Addis Abeba – A UN report on Ethiopia’s education cluster covering the months between April and June this year revealed that “the ongoing conflict, rising levels of food insecurity and other climate shocks” in Ethiopia continue to have a significant impact on children’s access to education, school infrastructure and children’s learning.Thank you for reading this post, don't forget to subscribe!
“As of June 2022, more than 2.9 million children across Ethiopia remain as “Out of School Children” (OOSC) due to the conflict, drought, flooding and other natural emergency situations,” the report said.
This represents 17% of the school age population being out of school. Almost 50% of OOSC are entering their third year without any access to learning. “There is a risk of a lost generation of children in northern Ethiopia,” in combined reference to the war-torn Tigray, Afar and Amhara regional states. Priorities in education listed in these three regions includes the provision of “school furniture to almost 85% of the schools in Tigray in need and 4,400 schools in Amhara and Afar regions (especially in need of combined desk and black boards).”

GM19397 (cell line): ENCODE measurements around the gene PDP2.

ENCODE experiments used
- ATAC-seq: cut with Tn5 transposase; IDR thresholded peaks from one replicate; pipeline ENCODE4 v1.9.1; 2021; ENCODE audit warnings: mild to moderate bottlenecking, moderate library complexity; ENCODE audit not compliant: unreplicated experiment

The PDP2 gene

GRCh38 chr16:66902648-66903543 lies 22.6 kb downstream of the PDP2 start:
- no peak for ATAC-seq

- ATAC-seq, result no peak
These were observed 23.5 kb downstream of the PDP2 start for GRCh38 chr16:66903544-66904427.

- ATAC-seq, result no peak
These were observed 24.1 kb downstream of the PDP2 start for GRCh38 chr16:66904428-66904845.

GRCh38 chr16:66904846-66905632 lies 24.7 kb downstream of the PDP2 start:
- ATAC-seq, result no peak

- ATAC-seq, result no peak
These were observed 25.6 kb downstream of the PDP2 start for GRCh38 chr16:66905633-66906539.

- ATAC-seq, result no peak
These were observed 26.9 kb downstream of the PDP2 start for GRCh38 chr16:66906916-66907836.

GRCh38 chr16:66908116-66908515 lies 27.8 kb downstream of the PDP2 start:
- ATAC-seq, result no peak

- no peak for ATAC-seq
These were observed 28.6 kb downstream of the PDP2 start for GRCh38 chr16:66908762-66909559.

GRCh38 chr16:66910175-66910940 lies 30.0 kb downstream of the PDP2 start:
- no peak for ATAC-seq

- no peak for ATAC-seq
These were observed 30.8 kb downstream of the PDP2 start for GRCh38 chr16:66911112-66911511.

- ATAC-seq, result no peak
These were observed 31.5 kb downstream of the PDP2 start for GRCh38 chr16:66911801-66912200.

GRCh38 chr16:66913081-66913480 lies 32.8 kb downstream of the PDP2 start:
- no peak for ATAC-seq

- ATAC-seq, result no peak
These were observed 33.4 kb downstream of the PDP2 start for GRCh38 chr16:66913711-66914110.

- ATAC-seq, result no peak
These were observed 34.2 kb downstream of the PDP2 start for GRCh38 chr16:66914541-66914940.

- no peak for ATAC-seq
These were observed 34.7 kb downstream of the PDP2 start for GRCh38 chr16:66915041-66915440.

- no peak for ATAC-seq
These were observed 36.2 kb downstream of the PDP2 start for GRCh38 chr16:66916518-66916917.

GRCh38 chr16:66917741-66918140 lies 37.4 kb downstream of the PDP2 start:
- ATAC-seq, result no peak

Among the reasons for OOSC, 2.5 million children are impacted by conflict, which led to the closure of 2, 509 schools; whereas the ongoing drought in various parts of the country has impacted 1.6 million children and forced the closure 1,479 schools.
School Damage Assessments by Regional Education Bureaus indicate that a total of 9,382 schools across Ethiopia were fully or partially damaged which is affecting the safe, protective, and conducive environment for learning and has forced more children to remain out of school. Out of these 3,091 schools are severely damaged, while 6,219 schools are partially damaged, according to the report. “The impact of floods exacerbated the learning of children those already in difficult conditions in some of the regions, which have yet to recover from the impact of drought and conflict.”
Some US$86.6 million is required to, among others, provide children with emergency school feeding support, provide or distribute learning supplies, provide temporary learning spaces, learning supplies (stationery) and rehabilitate classrooms. However, only 38% of the required funding, leaving a gap of US$60.6 million. Eight donors, 23 INGOs, 16 NNGOs, six UN Agencies, and the government are engaged in the response actions, the report said. AS